I put "successfully" in quotes for a reason. When people asked at the meeting if it was a done deal, the response was that Klein would hear what people said and make a decision. Sure. I told the DOE guy I would bet him it was a done deal and no matter what happened that night, BloomKlein wouldn't back down.
Raymond commented:

Happy to hear that HLA is withdrawing its request for a charter school at IS 278 This is Great news the middle class Marine Park neighborhood finally wins one for the community and the kids. Cheers for all that showed up at the meetings and showed their support. Great Job everyone. PS I was wrong the decision was not made. Glad to be wrong on this one.Delete


I'm sorry to bust the balloon.

The decision was made. Klein would have ruled in their favor. The DOE did not back off. HLA withdrew. You just had to watch the look on their faces (I did take video of their reactions but the weather has been too nice for me to get to it) to see that they realized that if they went into the school in September, these kinds of protests would never end and it would all end in a fiasco of unimaginable proportions. Give them credit for understanding that much.
The DOE still holds the cards
Remember, John White from the DOE was suddenly offering IS 278 the high school they were fighting for for the past few years in exchange for accepting the charter school. Will that deal be pulled off the table? Will there be other ways to retaliate against the IS 278 community so the fever doesn't spread? (In some other schools that resisted the DOE, the principal came under attack later on. Remember,in DOE-ville, the school leader is supposed to put a stop to these things.) The standard tactic of totalitarian mentalities is to punish as a lesson for others.

There were enough speakers who went beyond the charter school issue to attack the mayor's control of the school system in a community that he counted on for votes and support. That is a warning sign to BloomKlein that even after they get mayoral control renewed, there will be another sunset provision and the battle will continue.

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People are inspiredAnonymous
Triple3 said

This is amazing. I am so happy for this community and applaud the huge efforts that were made. My name is Elva Croston and I am a concerned parent with a child who attends PS 160 in Co-op City in the Bronx. The DOE has already approved a middle school/high school charter to be housed in this "tiny" elementary school. Although, some parents are divided on this issue, the majority of parents are saying "NO". We had a march today to oppose this which can be seen on Bronx news 12. Another hearing is set for June due to a technicality on the charters original application. Apparently, the charter was already approved and set to open in District 12 but then the DOE decided to place them in District 11 without notifying the community first. The biggest mistake we made as a community is listening to those who think this move would be a good idea. The DOE is standing their ground to open the charter in September. But guess what.... so will the parents!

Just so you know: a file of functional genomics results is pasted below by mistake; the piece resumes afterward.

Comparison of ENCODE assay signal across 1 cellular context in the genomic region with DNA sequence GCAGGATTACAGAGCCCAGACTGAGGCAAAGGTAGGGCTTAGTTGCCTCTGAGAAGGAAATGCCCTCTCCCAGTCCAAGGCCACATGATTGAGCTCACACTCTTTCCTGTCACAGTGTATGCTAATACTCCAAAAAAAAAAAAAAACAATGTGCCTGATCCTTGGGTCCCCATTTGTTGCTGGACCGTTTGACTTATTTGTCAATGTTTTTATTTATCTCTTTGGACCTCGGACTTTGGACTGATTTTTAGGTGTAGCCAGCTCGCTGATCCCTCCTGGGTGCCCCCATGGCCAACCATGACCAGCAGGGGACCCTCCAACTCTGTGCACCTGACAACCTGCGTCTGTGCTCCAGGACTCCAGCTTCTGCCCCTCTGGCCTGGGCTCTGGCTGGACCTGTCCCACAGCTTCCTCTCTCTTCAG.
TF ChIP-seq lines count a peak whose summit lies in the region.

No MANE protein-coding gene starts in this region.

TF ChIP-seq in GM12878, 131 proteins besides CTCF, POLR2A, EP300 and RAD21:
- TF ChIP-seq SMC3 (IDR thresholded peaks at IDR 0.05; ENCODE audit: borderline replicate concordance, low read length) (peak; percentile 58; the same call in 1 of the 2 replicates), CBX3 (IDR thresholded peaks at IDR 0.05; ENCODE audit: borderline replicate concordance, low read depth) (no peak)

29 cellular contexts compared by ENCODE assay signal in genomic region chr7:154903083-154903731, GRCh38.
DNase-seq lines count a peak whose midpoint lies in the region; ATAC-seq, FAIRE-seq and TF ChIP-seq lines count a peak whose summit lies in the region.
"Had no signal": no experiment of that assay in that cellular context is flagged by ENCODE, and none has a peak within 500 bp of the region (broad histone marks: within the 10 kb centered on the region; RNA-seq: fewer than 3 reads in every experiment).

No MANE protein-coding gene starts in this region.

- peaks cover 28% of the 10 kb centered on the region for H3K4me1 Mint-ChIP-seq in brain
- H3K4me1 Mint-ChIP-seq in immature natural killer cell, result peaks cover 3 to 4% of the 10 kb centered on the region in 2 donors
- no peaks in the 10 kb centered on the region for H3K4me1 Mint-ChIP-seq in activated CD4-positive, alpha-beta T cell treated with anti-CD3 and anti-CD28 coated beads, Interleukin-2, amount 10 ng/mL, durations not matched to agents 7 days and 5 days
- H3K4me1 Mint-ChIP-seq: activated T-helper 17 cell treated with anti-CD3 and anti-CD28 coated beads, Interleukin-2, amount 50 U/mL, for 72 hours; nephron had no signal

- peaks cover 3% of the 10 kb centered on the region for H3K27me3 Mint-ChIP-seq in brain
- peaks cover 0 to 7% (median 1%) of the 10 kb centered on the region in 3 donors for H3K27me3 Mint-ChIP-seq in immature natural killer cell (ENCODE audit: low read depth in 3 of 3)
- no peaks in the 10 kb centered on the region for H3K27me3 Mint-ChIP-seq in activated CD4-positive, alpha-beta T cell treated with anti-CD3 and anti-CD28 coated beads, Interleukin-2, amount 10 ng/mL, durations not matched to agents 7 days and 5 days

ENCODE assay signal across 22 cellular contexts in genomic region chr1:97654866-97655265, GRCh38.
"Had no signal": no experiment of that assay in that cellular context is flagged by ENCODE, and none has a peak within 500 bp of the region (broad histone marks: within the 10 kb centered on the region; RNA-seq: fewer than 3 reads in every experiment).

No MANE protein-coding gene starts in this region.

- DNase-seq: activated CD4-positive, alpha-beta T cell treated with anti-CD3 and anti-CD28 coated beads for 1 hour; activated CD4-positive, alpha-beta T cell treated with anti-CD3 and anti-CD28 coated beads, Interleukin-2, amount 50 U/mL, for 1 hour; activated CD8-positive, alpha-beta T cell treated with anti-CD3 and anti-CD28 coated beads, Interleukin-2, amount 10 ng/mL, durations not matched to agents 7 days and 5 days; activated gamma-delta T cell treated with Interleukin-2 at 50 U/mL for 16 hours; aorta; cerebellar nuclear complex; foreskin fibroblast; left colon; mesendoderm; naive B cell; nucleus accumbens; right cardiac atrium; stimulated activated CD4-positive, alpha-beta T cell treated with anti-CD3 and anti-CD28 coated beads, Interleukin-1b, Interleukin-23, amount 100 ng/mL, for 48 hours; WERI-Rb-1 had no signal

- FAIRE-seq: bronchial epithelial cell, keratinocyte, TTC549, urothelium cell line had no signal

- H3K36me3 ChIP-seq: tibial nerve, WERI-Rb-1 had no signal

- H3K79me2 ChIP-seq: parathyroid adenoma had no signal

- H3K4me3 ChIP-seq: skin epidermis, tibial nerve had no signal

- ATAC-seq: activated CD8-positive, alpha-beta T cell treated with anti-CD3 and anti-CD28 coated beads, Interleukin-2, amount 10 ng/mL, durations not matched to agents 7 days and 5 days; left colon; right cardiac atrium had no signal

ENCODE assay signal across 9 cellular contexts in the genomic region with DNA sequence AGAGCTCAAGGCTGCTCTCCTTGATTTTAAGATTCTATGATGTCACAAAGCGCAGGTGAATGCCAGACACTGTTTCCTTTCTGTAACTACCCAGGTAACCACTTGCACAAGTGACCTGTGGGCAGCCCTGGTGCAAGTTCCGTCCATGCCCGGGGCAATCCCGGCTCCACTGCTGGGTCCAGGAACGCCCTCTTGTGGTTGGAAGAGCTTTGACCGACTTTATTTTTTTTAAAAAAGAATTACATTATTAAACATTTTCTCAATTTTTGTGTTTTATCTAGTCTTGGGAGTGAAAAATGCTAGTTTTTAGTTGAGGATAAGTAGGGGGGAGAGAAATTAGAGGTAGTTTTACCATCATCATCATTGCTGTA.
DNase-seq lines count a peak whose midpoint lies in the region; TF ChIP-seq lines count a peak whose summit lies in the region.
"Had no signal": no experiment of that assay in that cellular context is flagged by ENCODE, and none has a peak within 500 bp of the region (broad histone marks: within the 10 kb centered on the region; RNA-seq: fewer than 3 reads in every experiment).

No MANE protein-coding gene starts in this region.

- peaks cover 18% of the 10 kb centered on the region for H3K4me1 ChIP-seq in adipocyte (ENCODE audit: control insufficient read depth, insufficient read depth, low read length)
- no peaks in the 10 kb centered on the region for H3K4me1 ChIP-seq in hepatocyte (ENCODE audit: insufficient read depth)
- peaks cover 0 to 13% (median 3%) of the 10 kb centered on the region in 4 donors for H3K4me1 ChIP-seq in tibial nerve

Anonymous LQuinlan said...

Elva, I wish you and your community the best of luck. It's time to wrest the power away from the mayor and get it back where it belongs- the educators and the parents.


See excellent videos and comments at http://www.gerritsenbeach.net/

3 comments:

  1. While our community might be "white," our student body at I.S. 278 is overwhelmingly not. According to the 2008-2009 Quality Review:

    Marine Park is a middle school with 1041 students from grade 6 through grade 8. The
    school population comprises 57% Black, 12% Hispanic, 25% White, and 6% Asian
    students. The student body includes 4% English language learners and 16% special
    education students. Boys account for 50% of the students enrolled and girls account for
    50%. The average attendance rate for the school year 2006 - 2007 was 91.6%. The
    school is in receipt of Title 1 funding with 61% eligibility.

    The European American students are actually the minority at 278. I wish our majority students had been better represented at our meetings and at the DOE hearing. All were invited.

    I know firsthand how many media outlets were contacted and how few responded. Isn't it frightening that the mayor has such control over what New Yorkers are "allowed" to know? We're a "disgrace" if we ask.

    I'm sure Bloomberg's campaign workers were in for a surprise when they started to ring Marine Park doorbells this past week. For all the positive press he receives, I don't know a single person who plans to vote for him in this questionable election. Do I see another media driven campaign on the horizon?

    ReplyDelete
  2. Excellent points. Given the numbers and based on the audience at the hearing, I didn't see all that many black representatives. I assume there is some degree of busing. Curious as to whether the push for a high school is part of the equation of creating a greater white presence in the school. On the surface, it wouldn't seem to make much difference.

    Where to neighborhood white kids go? Parochial schools? Are any closing? Being turned into charters? Lots of balls in the air here.

    ReplyDelete
  3. Don't forget that in the past few years, P.S. 207 became a K-8, effectively syphoning off large numbers of students from the neighborhood. Many others apply to Mark Twain and a large portion go to Cunningham. A handful go to either Good Shepherd or St. Edmund's when it comes time for middle school.



    Marine Park lost most of the community before Ms. Garofalo became principal and the administration was in constant flux. Busing was initiated to fill the void, which propagated the problem further as neighborhood residents stayed away in droves. We're on the road to recovery and with a high school on the horizon, things would certainly look up for our community.

    In an ideal world, all children would go to their local schools and get an excellent education right in the community in which they live. As we saw at the hearing, those that live in the community where they are educated have time and geography on their side when it comes to being involved in the day to day activity at their schools.

    formerly LQuinlan

    ReplyDelete